创纪录的低失业率加上一份通常被视为困难和吃力不讨好的工作，导致几乎全国各地都缺乏公交车司机。一些学区 质疑 公交车司机的背景调查是否会加剧招聘人员来填补这些重要的交通角色的挑战。
例如，在康涅狄格州， 州审计员 12 月的一份报告发现，该州持续对校车司机进行背景调查并不足以确保孩子们的安全。康涅狄格州机动车辆管理局对当前的校车司机进行定期重复背景调查，以发现最近可能影响他们履行工作能力的逮捕、定罪或驾驶违规行为。
审计报告发现，DMV 使用过时的流程和设备，并且对公交车司机的持续监控不够彻底。例如，DMV 目前对公交车司机的背景调查不包括对来自该州儿童和家庭部的虐待和忽视登记处的检查，他们也不会越过州界寻找最近来自康涅狄格州以外的危险信号。
公交车司机背景调查不严的问题不仅影响学校。 纽约市最近的一则新闻报道 探讨了纽约市交通局和全市行政服务部的“拙劣背景调查”如何让记录中有“严重犯罪”的个人获得城市公交车司机的工作。来自 MTA 监察长的调查结果表明，至少有 11 名城市公交车司机能够在不披露强奸和抢劫等犯罪定罪的情况下开始工作。
have questioned whether background checks for bus drivers are contributing to the challenge of hiring people to fill these important transportation roles.
The argument is that background checks and high hiring standards reduce the potential applicant pool by discouraging individuals with criminal records from applying. School districts need to keep their standards for bus drivers high to ensure student safety. The dilemma—loosening standards and accepting safety risks or keeping standards high and potentially thinning the applicant pool—is one of the top challenges that many school districts are facing today.
The issue is not improving. Recent news stories show that, in addition to the hiring concerns that schools are facing, existing background checks for bus drivers are less robust than they should be.
In Connecticut, for instance, a December report from a state auditor found that ongoing background checks for school bus drivers in the state weren’t doing enough to keep kids safe. The Connecticut Department of Motor Vehicles conducts periodic repeat background checks on current school bus drivers to find recent arrests, convictions, or driving infractions that might impact their ability to perform their jobs.
The auditor’s report found that the DMV is using antiquated processes and equipment, and that it is not being thorough enough in its ongoing monitoring of bus drivers. For instance, the DMV’s current background checks for bus drivers do not include checks of abuse and neglect registries from the state’s Department of Children and Families, nor do they look beyond state lines to find recent red flags from outside of Connecticut.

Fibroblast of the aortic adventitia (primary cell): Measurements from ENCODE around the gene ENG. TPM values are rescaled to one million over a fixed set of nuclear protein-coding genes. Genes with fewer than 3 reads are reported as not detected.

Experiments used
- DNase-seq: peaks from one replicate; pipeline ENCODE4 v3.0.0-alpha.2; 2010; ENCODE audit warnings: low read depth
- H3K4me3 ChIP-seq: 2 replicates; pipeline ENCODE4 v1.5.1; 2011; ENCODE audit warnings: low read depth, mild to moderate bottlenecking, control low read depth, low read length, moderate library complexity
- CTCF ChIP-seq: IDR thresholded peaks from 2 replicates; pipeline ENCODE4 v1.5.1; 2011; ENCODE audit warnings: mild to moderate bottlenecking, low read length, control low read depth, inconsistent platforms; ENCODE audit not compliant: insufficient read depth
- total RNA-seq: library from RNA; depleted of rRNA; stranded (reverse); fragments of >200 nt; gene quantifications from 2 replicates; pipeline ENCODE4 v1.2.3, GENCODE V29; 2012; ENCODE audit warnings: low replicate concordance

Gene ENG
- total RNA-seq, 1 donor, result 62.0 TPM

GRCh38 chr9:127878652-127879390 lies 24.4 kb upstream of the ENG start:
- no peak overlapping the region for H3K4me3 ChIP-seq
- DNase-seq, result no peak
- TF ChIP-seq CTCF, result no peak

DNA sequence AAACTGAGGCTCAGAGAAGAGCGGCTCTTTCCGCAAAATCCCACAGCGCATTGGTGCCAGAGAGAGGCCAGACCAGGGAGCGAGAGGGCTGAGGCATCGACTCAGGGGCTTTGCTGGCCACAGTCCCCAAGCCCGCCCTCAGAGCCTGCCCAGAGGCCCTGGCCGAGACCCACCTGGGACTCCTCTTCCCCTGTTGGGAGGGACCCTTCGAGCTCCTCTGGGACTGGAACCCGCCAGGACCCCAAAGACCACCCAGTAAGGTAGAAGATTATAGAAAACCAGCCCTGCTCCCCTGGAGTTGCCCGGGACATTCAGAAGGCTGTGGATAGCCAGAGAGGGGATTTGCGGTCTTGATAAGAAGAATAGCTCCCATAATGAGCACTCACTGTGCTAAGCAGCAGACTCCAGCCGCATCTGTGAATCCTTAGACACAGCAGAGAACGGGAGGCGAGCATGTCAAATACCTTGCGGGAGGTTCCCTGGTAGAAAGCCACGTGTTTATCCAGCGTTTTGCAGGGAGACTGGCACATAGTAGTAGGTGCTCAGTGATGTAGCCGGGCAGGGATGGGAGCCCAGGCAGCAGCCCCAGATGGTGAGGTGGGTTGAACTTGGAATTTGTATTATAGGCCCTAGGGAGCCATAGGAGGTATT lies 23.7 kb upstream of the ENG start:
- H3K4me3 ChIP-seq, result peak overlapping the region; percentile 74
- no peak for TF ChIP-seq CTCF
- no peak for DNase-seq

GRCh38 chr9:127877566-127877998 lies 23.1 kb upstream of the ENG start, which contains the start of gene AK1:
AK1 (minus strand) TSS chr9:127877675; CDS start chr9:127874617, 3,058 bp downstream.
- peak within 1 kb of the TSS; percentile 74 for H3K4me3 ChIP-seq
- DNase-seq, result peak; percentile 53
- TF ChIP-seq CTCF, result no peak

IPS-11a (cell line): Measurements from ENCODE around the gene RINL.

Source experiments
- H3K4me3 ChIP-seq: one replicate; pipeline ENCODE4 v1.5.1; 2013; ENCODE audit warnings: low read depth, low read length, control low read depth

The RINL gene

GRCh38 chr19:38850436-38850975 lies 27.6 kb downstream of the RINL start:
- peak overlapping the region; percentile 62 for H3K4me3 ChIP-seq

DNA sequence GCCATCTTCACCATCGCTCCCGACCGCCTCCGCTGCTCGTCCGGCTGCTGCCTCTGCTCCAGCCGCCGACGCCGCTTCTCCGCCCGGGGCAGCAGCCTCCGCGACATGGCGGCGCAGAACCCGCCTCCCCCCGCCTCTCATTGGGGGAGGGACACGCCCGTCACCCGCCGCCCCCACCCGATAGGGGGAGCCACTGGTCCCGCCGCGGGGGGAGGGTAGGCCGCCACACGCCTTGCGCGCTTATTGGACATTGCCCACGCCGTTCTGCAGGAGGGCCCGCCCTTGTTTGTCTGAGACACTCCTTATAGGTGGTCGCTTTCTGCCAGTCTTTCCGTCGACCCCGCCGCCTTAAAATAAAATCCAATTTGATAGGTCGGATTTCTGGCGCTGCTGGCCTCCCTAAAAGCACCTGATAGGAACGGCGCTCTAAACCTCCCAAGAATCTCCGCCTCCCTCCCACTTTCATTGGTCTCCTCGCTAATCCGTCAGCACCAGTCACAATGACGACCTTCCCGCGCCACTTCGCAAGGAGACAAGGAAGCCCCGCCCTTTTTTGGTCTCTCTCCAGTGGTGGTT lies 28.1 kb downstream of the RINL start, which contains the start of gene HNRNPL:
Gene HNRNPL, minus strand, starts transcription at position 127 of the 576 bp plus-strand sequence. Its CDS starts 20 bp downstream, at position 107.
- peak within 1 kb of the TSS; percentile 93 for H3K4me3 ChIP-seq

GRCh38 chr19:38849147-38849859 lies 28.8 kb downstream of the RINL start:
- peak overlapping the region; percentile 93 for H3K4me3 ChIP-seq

The issue of lax background checks for bus drivers isn’t just impacting schools. A recent news story out of New York City explored how “bungled background checks” from New York City Transit and the Department of Citywide Administrative Services allowed individuals with “serious crimes” on their records to get jobs as city bus drivers. The findings, which come from the MTA Inspector General, indicate that at least 11 city bus drivers were able to start working without disclosing convictions for crimes such as rape and robbery.
The city fired the individuals after background checks flagged the convictions. MTA’s Inspector General has stated that hiring these employees at all was a “risky” move by the city, and that training and onboarding them only to fire them after their background check reports came back was a “costly” blunder.
The report also found that the city was skipping key parts of the background check not pertaining to criminal history. In “nearly 80 percent” of cases, the city did not conduct the proper verifications of education and work history.